Caregivers Of Alzheimer’s Patients May Experience Higher Stress Levels 

There are several kinds of dementia, of which Alzheimer’s Disease is the most common. The Pegasus caregivers in Rosemead and elsewhere know how difficult it is to care for an impaired loved one. They offer factual information here to increase your understanding and ability to assist someone with dementia.

All forms of dementia lead to impaired cognitive ability. Patients experience progressive inability to think, concentrate, or remember. They eventually are unable to care for their physical needs, and as a caregiver, you’ll need stamina.

The need for assistance increases as daily activities that become increasingly difficult. These include, but aren’t limited to:

  • Bathing, and other personal hygiene tasks
  • Eating
  • Dressing
  • Sleeping
  • Using the bathroom – incontinence is not unusual

To the extent possible, establish routines for everything you can. Even though these are normal activities, your loved one can find them frightening. Routine helps reduce fear and frustration.

Sundowning And Wandering Present Additional Caregiving Challenges

Routine also helps with a condition called sundowning. Sundowning describes additional agitation or confusion late in the day. As well as established routines, you can reduce sundowning by:

  • Avoiding late consumption of caffeine and sugar
  • Limiting naps during the day
  • Minimizing stimulating activities as the day wears on
  • Planning relaxing activities for the evening hours

Experts also suggest consulting a physician, as medical conditions such as urinary tract infections are a cause of sundowning.

If your loved one is still mobile, they may wander. The reasons vary with the individual and can include boredom, fear, and disorientation, among others. You may be able to stop or control wandering if you can determine why it’s occurring.

If not, then you may need to install door locks and motion sensors. Make sure your loved one always carries some form of ID in case they wander outside. Have a recent photo to provide to searchers if the individual becomes lost.

If you don’t find your loved one within 15 minutes, notify the authorities. A dementia patient is regarded as a “vulnerable adult.” That means searchers will start looking immediately, rather than waiting the usual 24 hours.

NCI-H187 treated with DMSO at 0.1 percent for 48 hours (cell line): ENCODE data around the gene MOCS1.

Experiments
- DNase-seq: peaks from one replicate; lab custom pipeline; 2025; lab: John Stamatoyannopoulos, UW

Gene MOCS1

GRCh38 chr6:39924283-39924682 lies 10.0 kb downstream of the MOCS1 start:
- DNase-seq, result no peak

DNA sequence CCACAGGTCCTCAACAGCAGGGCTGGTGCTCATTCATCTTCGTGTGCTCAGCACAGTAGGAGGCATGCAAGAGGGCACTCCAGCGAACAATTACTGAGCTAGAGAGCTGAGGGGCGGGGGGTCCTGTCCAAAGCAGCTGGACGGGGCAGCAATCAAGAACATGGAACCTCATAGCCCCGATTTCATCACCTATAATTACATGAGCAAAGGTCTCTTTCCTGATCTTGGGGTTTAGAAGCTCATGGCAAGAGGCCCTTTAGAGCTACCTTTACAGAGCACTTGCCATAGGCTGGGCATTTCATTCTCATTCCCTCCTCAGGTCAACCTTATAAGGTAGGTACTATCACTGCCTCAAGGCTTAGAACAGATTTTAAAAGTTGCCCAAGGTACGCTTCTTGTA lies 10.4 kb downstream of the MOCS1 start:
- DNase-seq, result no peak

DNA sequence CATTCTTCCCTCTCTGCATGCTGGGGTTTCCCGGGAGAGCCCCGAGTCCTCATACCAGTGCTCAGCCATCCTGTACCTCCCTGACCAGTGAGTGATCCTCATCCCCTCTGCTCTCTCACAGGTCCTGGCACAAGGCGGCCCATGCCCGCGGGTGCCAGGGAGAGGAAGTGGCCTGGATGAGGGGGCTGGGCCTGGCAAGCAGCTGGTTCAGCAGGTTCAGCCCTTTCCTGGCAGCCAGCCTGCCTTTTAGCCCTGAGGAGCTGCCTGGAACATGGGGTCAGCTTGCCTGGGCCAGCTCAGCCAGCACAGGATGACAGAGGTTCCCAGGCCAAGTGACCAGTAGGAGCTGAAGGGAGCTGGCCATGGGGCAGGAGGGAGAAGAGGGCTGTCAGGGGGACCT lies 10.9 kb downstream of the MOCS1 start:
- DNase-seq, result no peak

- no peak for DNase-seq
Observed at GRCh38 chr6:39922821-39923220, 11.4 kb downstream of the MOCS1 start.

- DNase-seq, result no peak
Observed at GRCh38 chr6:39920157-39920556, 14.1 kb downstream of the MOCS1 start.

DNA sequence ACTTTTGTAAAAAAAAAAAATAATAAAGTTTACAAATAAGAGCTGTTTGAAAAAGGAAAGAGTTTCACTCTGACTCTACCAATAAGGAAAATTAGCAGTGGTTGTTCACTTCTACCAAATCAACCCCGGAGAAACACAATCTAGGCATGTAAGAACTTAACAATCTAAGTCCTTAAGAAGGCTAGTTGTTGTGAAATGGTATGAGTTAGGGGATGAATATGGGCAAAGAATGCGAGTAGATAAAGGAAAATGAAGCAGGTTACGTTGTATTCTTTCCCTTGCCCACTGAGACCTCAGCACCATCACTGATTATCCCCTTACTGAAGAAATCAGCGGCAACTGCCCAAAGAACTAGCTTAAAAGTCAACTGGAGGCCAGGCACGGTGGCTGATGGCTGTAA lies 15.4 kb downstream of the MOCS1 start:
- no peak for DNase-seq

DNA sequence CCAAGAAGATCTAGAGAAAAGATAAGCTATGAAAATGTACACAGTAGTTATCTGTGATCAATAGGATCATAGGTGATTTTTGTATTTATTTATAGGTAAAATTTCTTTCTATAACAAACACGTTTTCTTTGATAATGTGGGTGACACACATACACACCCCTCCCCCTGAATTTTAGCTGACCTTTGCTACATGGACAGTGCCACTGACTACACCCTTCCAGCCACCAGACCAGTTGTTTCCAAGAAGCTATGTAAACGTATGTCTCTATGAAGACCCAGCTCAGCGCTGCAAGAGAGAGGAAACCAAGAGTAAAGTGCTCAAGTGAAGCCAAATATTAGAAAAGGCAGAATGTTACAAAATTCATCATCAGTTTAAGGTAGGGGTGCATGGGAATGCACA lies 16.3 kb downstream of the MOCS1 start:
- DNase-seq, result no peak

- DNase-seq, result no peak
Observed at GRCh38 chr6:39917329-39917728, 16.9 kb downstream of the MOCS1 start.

Caregivers May Experience Exhaustion From Emotions Such As Grief, Loneliness, And Sadness

Along with the physical challenges of caring for an individual with Alzheimer’s, you will probably feel grief. You’re put in the position of watching a formerly capable person deteriorate. You’re on a roller coaster of emotions that can be exhausting.

Your loved one with dementia can become frustrated when they can’t do things that used to be routine. You then walk a fine line between helping them and letting them maintain some independence. Caregiving requires enormous amounts of patience and flexibility.

Some individuals become subject to hallucinations, delusions, or paranoia. They can act inappropriately or express unjustified anger or hostility. It’s not unusual for loved ones to no longer recognize family members as they continue to lose their memory.

Communication becomes more difficult as the disease progresses. Tips to improve communication include:

  • Avoiding the use of baby talk
  • Eliminating distractions, such as TV, when speaking
  • Making eye contact when conversing
  • Speaking in a gentle voice
  • Using short sentences and simple words
  • Using your loved one’s name to get their attention

Try to keep instructions very simple, and present them one step at a time. That usually means that you have to allow extra time for everything. You often have to adjust your expectations of what can be accomplished.

You can give the individual choices, but keep them simple. Try asking their preference between two activities. For example, ask if they would rather wear a blue sweater or a brown one.

Tips For Improving Patient Safety

A primary source of stress for caregivers is patient safety. As dementia patients become less physically able, their risk of falling increases. They also put themselves in danger as their ability to make sound judgments declines.

Safety precautions you can take include:

  • Installing adequate lighting
  • Keeping medications in locked cabinets
  • Putting locks on doors to unsafe areas
  • Removing any object that could cause tripping
  • Setting water heaters at low temperatures

Steps to keep your loved one safe will depend on their impairment and what will reduce your stress.

Caregivers Often Experience Unrecognized Stress

Because your care usually increases slowly over time, you may not realize how stressed you are. Symptoms to be aware of include:

  • Anxiety, depression, withdrawal from social activities
  • Decline in your physical health
  • Exhaustion regardless of how sleep you get
  • Easily angered, annoyed, or irritated
  • Sleeplessness

Evaluate how you feel when you get up each morning. Do you look forward to the day? If you can’t remember the last time you felt good, you need relief.

You have likely been told dozens of times that you need to take care of yourself. Or that you can’t help another if you don’t help yourself first. Statements like these become cliches because they are true.

Accept help. Recruit family members or use community resources. You have to make time for yourself.

Pegasus professionals in Rosemead and our other locations are experienced in caring for dementia patients. We provide expert care in the patient’s home when you need a break. We’re available when the time has come for 24/7 home health care.